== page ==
Menendez, Schumer Announce Breakthrough in Negotiations on Legislation to Protect Victims of Terrorism and Improve Relations With Sudan
WASHINGTON – Senate Foreign Relations Committee Ranking Member Bob Menendez (D-N.J.) and Senate Democratic Leader Chuck Schumer (D-N.Y.) issued the following statement announcing they have reached an agreement with the Trump administration to include historic legislation to protect victims of terrorism and restore Sudan’s immunity from terror-related lawsuits as part of the end of year omnibus spending package being voted on by Congress. Passage of the Senators’ Sudan Claims Resolution Act (SCRA) follows the Trump administration’s recent removal of Sudan from the state sponsors of terrorism list, and both elements are key to the United States’ normalization of relations with Sudan and to bolstering Sudan’s fragile political and economic outlook.
“We are deeply gratified that the Sudan Claims Resolution Act will be adopted as part of the omnibus appropriations act being passed this week. The SCRA, which is based on the proposal we offered the White House earlier this month, is a hard-fought victory that accomplishes four crucial objectives: it fully preserves and protects the legal claims of 9/11 families – claims the Trump administration attempted to eliminate; it restores Sudan’s sovereign immunity; it unlocks and ensures equal compensation for and treatment of all U.S. citizen victims and families of the East Africa Embassy bombings; and advances the interests of victims of terrorism more broadly.
“As we said throughout months of intense negotiations, the United States has critical strategic and national security interests in supporting Sudan’s fragile transition to democracy. However, that support should not and will not come at the expense of protecting the rights of terrorism victims, and the rights of all American citizens, regardless of nation of origin.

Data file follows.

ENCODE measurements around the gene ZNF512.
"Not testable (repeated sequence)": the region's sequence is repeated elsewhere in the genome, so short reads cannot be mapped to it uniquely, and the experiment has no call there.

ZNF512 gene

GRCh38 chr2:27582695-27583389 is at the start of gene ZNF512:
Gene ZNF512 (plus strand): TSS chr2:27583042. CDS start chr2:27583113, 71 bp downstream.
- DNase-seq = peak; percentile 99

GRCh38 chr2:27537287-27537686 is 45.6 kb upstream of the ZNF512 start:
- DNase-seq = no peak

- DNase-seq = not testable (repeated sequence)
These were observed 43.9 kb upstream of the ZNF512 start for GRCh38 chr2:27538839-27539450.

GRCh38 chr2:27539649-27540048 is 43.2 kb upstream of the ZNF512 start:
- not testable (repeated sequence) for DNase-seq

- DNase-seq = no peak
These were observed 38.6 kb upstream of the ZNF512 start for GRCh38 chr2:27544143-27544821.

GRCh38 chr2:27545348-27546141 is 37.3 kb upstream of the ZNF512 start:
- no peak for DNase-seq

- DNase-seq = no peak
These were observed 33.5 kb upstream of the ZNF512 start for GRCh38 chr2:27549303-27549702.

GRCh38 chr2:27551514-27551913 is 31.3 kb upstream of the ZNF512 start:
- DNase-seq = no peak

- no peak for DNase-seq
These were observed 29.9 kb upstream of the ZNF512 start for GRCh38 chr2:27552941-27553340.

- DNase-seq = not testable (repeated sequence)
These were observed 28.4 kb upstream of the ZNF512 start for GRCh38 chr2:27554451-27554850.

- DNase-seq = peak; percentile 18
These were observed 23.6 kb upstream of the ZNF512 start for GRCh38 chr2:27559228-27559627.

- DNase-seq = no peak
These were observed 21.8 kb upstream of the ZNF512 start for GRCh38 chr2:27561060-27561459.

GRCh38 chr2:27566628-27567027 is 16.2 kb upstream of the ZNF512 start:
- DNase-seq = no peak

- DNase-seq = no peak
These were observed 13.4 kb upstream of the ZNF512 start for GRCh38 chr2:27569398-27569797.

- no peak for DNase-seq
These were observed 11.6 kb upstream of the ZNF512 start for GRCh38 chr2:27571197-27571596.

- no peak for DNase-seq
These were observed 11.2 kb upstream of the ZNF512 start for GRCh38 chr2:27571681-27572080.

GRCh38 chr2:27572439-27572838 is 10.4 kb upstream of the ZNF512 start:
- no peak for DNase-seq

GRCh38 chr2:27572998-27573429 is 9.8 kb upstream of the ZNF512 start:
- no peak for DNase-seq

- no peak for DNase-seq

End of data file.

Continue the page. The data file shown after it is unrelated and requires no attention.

“We are proud we were ultimately able to work on a commonsense compromise, free of poison pills, that addresses the grave shortcomings in the Trump administration’s original deal with Sudan. Now that the state sponsor of terrorism designation for Sudan has been lifted, and victims’ claims can be responsibly resolved, we look forward to working with the incoming Biden administration to develop a plan to further advance those critical national security, humanitarian and development goals.”
A Copy of the Sudan Claims Resolution Act (SCRA) can be found HERE. Key accomplishments of the SCRA include:
- Recognition by Congress that the United States needs to support Sudan’s democratic transition, particularly in light of the country’s dire economic situation.
- Restoration of Sudan’s sovereign immunity in the United States with the exception of the 9/11 multi-district litigation pending in federal court.
- Fully preserving and protecting the rights of 9/11 victims and families by allowing the 9/11 multi-district litigation to continue unharmed.
- Reflecting Congress’ support for 9/11victims and families through a Sense of Congress that the State Department and Department of Justice should not get involved in the 9/11 litigation in any manner that would disadvantage victims of terrorism.
- Extending the life of the U.S. Victims of State Sponsored Terrorism Fund (USVSSTF) from 2030 to 2039.
- Ensuring that claimants with judgments against Sudan are allowed to recover from the USVSSTF.
- Providing for a GAO study to determine the amount of a “catch-up payment” for widows and children of 9/11 victims who were inexplicably excluded from prior distributions of the USVSSTF.
- Securing $150,000,000 for dozens of naturalized U.S. citizen victims and family members of the East Africa Embassy bombings, which was necessary because the Trump administration’s deal with Sudan compensated naturalized U.S. citizen terrorism victims at a rate that was approximately 90 percent less than natural-born U.S. citizens.
- Preserving the separation of powers and protecting Congress’ role under the U.S. Constitution through findings and a Sense of Congress concerning treaty and executive agreement practice.
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